What Does God Require of Us?
A Declaration for Just Trade in the Service of An Economy Of Life – January 14, 2004
This declaration is the result of a consultation held on January 11 – 14, 2004 in Stony Point, New York, USA. We gathered as people of God coming from churches in Canada, the United States and Mexico and also from other regions of the world. We recognize that the countries we come from play different roles in the present global context in terms of their economic, political and military power. By God’s grace in Christ Jesus we have come together in a community of solidarity. In this spirit, we formulated this declaration and we pledge to cooperate ecumenically for fair and just trade agreements and an economy that serves life.
Click here to examine the English – Spanish worship resources created for the consultation:
- Living a Legacy of Justice Making: Opening Celebration
- Lamentation and Confession
- Evening Prayer
- Resistance and Hope: Casting Fire
- Evening Prayer
- Bread of Blessing, Closing Worship
- The Economy of Grace and the Market Logic M. Douglas Meeks, 18 pages
This paper contains some of the themes Dr. Meeks developed in his consultation addresses and are also found in his book, “God the Economist: The Doctrine of God and Political Economy” Minneapolis: Fortress Press.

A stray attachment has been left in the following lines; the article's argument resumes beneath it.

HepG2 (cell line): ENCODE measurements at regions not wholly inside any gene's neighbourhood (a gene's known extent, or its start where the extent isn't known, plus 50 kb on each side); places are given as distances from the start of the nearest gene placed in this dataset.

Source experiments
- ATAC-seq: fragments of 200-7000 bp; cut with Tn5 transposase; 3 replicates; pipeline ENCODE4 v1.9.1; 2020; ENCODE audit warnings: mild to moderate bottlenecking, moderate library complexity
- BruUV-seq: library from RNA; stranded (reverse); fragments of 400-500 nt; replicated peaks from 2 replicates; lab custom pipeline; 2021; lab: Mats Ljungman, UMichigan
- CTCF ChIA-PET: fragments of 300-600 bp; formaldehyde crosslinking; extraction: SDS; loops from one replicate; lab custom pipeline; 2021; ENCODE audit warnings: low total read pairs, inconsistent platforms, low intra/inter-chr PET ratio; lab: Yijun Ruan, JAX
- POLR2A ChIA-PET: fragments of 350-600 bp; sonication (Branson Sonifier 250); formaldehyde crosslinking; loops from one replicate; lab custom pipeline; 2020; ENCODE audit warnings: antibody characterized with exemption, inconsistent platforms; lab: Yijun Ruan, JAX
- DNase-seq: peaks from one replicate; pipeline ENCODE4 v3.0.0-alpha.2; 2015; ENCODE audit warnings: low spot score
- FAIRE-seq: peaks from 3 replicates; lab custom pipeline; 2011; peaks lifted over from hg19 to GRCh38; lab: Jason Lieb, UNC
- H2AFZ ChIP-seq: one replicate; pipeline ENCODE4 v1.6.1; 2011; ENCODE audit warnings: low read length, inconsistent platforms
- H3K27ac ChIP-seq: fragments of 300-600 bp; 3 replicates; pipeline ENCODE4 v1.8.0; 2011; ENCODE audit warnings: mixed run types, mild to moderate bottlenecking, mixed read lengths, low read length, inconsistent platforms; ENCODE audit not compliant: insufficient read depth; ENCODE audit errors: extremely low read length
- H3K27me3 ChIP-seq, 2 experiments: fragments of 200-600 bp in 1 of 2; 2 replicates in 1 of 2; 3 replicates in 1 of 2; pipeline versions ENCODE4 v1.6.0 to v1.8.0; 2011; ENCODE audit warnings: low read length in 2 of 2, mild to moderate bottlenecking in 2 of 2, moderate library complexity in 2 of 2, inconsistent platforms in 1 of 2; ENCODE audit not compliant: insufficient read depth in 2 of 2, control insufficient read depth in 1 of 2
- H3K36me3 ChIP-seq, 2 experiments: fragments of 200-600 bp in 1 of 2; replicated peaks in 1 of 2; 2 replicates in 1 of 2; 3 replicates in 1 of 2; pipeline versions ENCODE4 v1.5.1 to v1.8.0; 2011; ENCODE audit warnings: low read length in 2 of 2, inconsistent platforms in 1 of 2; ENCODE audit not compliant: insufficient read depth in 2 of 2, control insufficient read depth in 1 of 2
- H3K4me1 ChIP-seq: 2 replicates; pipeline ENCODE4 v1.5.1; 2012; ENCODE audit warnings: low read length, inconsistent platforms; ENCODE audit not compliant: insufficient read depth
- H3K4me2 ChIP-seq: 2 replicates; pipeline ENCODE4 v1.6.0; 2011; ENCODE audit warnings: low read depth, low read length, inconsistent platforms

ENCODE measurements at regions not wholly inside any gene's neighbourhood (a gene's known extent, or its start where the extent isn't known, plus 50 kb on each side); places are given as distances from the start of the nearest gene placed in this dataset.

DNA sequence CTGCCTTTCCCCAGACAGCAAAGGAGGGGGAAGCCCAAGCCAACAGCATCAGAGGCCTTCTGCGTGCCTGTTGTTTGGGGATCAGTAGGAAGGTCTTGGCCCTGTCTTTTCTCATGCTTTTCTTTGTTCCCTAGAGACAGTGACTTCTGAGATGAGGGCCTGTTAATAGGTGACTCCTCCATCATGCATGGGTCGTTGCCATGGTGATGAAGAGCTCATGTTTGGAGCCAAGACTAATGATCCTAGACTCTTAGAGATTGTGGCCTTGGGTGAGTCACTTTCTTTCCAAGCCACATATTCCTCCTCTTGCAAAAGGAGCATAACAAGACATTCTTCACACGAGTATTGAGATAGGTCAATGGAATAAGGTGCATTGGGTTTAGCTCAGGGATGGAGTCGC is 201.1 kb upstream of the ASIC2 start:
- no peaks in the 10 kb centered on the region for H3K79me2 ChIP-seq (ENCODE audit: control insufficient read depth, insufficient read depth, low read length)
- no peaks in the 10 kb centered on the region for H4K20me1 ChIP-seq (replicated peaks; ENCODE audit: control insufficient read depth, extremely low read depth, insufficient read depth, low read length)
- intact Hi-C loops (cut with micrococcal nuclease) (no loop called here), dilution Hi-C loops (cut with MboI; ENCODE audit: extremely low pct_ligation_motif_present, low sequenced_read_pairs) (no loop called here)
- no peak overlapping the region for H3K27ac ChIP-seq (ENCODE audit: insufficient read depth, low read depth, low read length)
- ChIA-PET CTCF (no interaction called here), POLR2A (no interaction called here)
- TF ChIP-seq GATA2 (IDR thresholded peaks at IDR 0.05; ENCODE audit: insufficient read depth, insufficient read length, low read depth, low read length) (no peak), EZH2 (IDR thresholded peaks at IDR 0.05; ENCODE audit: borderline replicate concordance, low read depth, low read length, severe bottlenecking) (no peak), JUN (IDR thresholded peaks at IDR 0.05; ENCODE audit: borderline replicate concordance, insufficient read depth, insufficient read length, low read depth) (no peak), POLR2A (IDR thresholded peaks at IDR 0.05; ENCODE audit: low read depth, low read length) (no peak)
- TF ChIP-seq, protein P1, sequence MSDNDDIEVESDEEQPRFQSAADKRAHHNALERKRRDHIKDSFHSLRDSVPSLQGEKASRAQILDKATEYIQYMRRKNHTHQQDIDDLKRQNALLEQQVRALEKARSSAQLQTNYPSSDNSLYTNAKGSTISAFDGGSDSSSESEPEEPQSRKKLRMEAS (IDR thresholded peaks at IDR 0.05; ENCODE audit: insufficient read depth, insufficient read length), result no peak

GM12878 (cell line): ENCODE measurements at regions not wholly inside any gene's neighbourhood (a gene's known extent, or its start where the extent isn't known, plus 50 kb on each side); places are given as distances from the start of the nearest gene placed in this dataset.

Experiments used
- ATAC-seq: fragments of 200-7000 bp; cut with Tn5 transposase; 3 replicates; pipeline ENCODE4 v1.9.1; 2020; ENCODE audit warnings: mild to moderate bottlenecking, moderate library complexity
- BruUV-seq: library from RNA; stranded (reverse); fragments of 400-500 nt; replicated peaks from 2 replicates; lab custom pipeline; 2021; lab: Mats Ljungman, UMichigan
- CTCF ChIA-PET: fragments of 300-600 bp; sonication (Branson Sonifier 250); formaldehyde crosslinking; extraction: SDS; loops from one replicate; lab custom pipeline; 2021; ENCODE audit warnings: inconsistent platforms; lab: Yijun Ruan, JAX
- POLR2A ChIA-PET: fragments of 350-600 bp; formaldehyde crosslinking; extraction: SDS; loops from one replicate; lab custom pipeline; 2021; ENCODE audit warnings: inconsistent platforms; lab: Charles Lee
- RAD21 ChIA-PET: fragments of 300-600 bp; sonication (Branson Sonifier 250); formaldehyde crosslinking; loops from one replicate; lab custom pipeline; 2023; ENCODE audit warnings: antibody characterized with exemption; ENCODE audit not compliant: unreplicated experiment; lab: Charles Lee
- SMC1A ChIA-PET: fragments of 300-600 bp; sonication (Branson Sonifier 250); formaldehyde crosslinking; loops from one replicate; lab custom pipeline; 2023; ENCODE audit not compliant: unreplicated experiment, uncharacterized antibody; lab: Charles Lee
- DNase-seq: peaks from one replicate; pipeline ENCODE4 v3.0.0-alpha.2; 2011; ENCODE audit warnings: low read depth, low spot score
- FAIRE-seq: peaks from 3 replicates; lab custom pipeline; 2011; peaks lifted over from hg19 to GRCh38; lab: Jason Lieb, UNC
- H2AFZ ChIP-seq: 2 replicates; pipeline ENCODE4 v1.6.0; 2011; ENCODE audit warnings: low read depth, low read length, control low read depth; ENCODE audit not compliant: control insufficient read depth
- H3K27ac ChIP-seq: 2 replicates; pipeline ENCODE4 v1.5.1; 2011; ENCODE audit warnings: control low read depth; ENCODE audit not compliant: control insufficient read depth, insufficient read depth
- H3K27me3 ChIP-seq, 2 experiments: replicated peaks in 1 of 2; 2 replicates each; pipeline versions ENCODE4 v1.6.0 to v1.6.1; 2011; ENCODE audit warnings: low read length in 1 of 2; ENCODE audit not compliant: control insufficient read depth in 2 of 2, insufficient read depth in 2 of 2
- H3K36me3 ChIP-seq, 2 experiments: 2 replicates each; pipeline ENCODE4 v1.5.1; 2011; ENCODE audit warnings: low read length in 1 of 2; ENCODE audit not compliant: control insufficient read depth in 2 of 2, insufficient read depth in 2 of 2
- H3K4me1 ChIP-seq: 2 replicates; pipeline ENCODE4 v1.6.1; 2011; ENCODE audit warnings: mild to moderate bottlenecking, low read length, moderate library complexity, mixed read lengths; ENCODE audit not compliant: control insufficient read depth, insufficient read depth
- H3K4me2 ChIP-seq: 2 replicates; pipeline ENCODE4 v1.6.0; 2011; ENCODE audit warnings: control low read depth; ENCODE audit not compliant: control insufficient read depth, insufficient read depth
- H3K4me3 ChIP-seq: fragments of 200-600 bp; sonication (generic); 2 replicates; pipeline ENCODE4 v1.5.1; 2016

- Theology of the EconomyClodomiro L. Siller, 3 pages
Notes for presentation made at the Just Trade post-consultation meeting, Mexico City, April 1, 2004, in Spanish.
- Canadian Theological Presentation Brian Walsh, 29 pages
Comments Brian made at the pre-consultation on October 1, 2003 were based on a manuscript written with Sylvia Keesmaat. Brian looked specifically at Col. 1.15-20 and 3.10-17. The question that was asked at the end was, if Colossians is subversive of empire and offers an ethic that is alternative to empire, and if that ethic has political and ecological implications something like he suggests in these notes, then what are the implications of this text for our engagement with globalization and trade agreements?
- Ethics of GlobalizationLee Cormie 31 pages
This paper probes both the shifting contours of the debates and struggles over globalization(s), and the impacts of the shifting contours of globalization(s) on ethics. Specifically, it outlines one very influential pole in the debates and struggles over globalization, the “Washington consensus” as some of its architects call it, or “neoliberal globalization” or “corporate power” or “capitalist globalization” as its critics refer to it; an increasingly visible second pole in global debates and struggles, the “anti-globalization” or “global social justice” movements; the spreading processes of discernment and dialogue and growing volume of church statements concerning “globalization” or some aspect of it, like debt cancellation or free trade proposals; and some ways debates about and struggles over globalization are globalizing ethics.
Canadian Church Policy Background Paper
Canadian Church Statements on Trade Agreements, New Areas of Concern for the Churches, Churches Urge the Creation of a Neighbourly Economy, Church Participation in Action For Justice